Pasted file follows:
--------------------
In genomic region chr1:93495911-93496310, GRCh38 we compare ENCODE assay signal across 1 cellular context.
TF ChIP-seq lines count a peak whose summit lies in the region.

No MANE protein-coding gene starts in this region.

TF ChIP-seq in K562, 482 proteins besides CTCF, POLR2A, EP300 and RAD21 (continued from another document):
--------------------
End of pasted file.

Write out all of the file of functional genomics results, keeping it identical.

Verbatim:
In genomic region chr1:93495911-93496310, GRCh38 we compare ENCODE assay signal across 1 cellular context.
TF ChIP-seq lines count a peak whose summit lies in the region.

No MANE protein-coding gene starts in this region.

TF ChIP-seq in K562, 482 proteins besides CTCF, POLR2A, EP300 and RAD21 (continued from another document):